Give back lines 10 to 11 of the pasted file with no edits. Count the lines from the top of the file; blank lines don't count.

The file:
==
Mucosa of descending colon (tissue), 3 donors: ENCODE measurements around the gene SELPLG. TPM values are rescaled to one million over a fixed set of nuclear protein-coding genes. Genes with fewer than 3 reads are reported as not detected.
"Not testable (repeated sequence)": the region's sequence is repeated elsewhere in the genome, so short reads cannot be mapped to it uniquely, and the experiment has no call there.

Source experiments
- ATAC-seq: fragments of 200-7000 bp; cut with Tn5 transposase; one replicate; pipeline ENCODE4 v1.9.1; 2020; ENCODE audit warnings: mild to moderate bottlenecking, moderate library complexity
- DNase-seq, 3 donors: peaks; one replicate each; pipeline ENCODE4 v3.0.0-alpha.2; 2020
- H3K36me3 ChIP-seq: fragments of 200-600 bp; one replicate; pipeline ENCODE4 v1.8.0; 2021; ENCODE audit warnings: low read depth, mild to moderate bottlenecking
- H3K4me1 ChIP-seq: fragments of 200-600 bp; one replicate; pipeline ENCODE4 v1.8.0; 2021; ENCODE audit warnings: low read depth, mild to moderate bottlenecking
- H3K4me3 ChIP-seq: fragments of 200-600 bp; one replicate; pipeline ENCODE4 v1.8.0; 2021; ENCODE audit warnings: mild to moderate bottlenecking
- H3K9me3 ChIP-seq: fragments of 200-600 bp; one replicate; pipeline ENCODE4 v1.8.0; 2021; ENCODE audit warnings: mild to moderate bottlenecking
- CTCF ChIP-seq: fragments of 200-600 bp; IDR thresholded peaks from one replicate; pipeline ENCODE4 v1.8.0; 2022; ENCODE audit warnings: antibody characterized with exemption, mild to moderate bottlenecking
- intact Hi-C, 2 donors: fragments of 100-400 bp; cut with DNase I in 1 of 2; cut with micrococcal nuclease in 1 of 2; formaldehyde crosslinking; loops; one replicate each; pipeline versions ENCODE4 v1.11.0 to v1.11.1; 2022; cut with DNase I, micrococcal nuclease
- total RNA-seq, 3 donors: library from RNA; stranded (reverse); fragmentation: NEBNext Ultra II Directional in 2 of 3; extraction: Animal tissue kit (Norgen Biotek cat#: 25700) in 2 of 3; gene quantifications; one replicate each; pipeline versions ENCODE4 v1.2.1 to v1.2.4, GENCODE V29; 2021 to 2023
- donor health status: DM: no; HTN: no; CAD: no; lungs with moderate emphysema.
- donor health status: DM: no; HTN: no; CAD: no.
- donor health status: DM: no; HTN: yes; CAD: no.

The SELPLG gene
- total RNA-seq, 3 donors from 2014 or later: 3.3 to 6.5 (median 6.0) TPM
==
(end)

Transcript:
- CTCF ChIP-seq: fragments of 200-600 bp; IDR thresholded peaks from one replicate; pipeline ENCODE4 v1.8.0; 2022; ENCODE audit warnings: antibody characterized with exemption, mild to moderate bottlenecking
- intact Hi-C, 2 donors: fragments of 100-400 bp; cut with DNase I in 1 of 2; cut with micrococcal nuclease in 1 of 2; formaldehyde crosslinking; loops; one replicate each; pipeline versions ENCODE4 v1.11.0 to v1.11.1; 2022; cut with DNase I, micrococcal nuclease